Improving trust and building relationships among teachers, administrators and students in Proviso Township High School District 209 was the top priority chosen by school board members at the board’s annual retreat, Sept. 2. The gathering was held at McCormick & Schmick’s steak & seafood restaurant in Oak Brook. This was the board’s second retreat. Six of the seven members attended, with Dan Adams absent.

Using vocabulary from the corporate world, educational consultant Jeff Cohn of Brave Dialogue helped the board identify threats and strengths in the low-performing district. Cohn explained how the board was accountable to the district’s stakeholders.

“You, as board members, are responsible for the district’s brand,” Cohn said. “The oath you took is to protect the district’s assets, and the district’s brand or reputation is an asset.”

Over swordfish and steak, board members and Supt. Nettie Collins-Hart brainstormed threats to the district, including poverty, community violence, financial uncertainty from the state of Illinois and local property taxes, and the public perception that “the schools are not good enough to send their kids to.”

While it was not yet public, Collins-Hart had already told board members she would not stay on past June of 2016. 

Board member Theresa McKelvey complained about “negativity in the community,” but Cohn reminded them, “You all, in this board room, have control over threats to the district.” 

Rumors and political alliances were damaging the district’s reputation, board members agreed. Ned Wagner, of Forest Park, said “political stress” was felt within the administration and faculty.

“There are rumors that people are put into place for political reasons or because they are family members,” Wagner said. Collins-Hart disputed that, describing the district’s hiring protocol. Cohn said the board could influence the hiring process through policy. 

Using the analogy of a dance floor and balcony, Cohn said participatory democracy belonged “on the dance floor.”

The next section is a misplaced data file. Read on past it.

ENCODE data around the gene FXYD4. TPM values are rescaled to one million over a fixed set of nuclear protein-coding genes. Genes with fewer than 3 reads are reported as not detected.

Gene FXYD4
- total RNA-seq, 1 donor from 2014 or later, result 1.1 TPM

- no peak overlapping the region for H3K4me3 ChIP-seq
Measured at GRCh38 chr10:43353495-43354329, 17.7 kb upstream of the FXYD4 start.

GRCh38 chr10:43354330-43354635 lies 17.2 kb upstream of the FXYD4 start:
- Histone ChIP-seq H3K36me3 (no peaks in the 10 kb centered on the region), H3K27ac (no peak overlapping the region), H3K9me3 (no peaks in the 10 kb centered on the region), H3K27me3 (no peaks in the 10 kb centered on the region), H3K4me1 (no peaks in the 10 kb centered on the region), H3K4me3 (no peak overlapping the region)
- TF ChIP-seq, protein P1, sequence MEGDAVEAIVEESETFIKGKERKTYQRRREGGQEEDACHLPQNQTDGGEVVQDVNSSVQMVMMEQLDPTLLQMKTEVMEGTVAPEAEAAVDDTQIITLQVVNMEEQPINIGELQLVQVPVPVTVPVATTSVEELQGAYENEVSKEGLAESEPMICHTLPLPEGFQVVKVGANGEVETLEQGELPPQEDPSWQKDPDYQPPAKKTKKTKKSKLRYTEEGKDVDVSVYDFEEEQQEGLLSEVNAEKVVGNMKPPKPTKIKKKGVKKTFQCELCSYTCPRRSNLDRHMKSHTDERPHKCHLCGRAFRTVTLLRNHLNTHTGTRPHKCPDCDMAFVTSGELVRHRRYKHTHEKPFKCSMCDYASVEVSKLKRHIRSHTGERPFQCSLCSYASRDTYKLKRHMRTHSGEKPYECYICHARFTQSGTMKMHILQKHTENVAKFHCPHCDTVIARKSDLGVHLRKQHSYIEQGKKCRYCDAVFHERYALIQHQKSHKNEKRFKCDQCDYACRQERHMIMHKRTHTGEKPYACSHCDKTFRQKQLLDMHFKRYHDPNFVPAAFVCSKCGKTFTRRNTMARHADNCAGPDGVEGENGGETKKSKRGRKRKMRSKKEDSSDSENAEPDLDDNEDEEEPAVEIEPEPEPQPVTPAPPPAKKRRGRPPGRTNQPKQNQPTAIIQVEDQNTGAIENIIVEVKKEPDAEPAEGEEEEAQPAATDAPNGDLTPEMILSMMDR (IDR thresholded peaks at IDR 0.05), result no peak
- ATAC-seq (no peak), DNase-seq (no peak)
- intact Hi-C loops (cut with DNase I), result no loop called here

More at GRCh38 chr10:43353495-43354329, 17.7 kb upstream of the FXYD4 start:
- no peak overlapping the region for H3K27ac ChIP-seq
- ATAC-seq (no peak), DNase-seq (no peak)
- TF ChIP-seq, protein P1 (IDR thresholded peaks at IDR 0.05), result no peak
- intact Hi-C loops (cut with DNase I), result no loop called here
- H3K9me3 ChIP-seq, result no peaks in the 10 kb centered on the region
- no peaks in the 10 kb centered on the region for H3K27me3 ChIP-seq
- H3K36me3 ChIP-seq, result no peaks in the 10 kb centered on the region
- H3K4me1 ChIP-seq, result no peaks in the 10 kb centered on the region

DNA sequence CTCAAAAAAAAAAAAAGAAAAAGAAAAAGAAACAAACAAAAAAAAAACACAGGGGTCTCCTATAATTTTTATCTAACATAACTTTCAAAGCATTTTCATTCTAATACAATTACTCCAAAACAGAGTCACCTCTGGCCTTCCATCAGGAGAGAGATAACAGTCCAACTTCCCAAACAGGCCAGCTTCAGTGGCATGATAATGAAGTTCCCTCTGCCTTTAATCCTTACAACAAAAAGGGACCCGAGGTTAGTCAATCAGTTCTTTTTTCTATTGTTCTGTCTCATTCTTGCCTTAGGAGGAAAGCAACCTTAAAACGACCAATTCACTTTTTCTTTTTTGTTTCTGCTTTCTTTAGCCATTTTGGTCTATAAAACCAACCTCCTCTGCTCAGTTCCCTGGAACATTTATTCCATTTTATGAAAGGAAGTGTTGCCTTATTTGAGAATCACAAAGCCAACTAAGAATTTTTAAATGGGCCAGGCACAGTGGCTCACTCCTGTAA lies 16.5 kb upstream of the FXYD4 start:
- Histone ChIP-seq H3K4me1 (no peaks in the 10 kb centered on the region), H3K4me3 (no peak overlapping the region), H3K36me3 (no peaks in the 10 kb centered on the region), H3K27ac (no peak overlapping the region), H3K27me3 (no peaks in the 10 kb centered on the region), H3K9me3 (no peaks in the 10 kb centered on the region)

“On the dance floor, the voters are the constituents, but in the balcony [where board responsibilities reside] there is no constituency,” he said. “How do you tell a child, ‘You’re not in my constituency?'”

Board members agreed they needed to tweak the district’s vision statement, which currently reads: “The Vision of Proviso Township High Schools is to be the best high school district in the state of Illinois.” 

“Let’s try to get up to state average,” said Brian Cross. “It took the Cubs three years to get to where they are now.”

Cohn also urged the board to look at strengths in the district, things that “are good now and with effort and a little money could go to great.” 

Board members identified sports, band programs, and the increase in AP classes and district capital improvements as positives.

Board President Theresa Kelly said schools needed to be “cleaner and well-maintained” because students would perform better “if they are in a good environment.”

The board chose “climate” as the area they want the administration to focus on for the next 18 months. 

Board Secretary Claudia Medina, also of Forest Park, urged the administration to “build a climate of respect and trust throughout the district for everyone at all levels.” 

The Illinois State Board of Education’s “Five Essentials Survey” tool would be a place to gather data, said Vice President Kevin McDermott. Five Essentials is an online survey completed by teachers and parents.

“The survey says we have issues with faculty satisfaction,” McDermott said. He added that two dozen veteran teachers were planning to retire shortly. “How do you replace senior people and their institutional memory?” he asked.

Collins-Hart said retaining good teachers was a challenge.

“Just like our families are leaving, our teachers are leaving too,” she said.

At the retreat’s end, Cohn congratulated the board on their focus and prioritization.

“You’ve had your chance now to tell the administration what’s most important,” he said. 

Jean Lotus loves community journalism. She covers news, features, two school boards, village council, crime, park district and writes obits for Forest Park Review. She also covers the police beat for...

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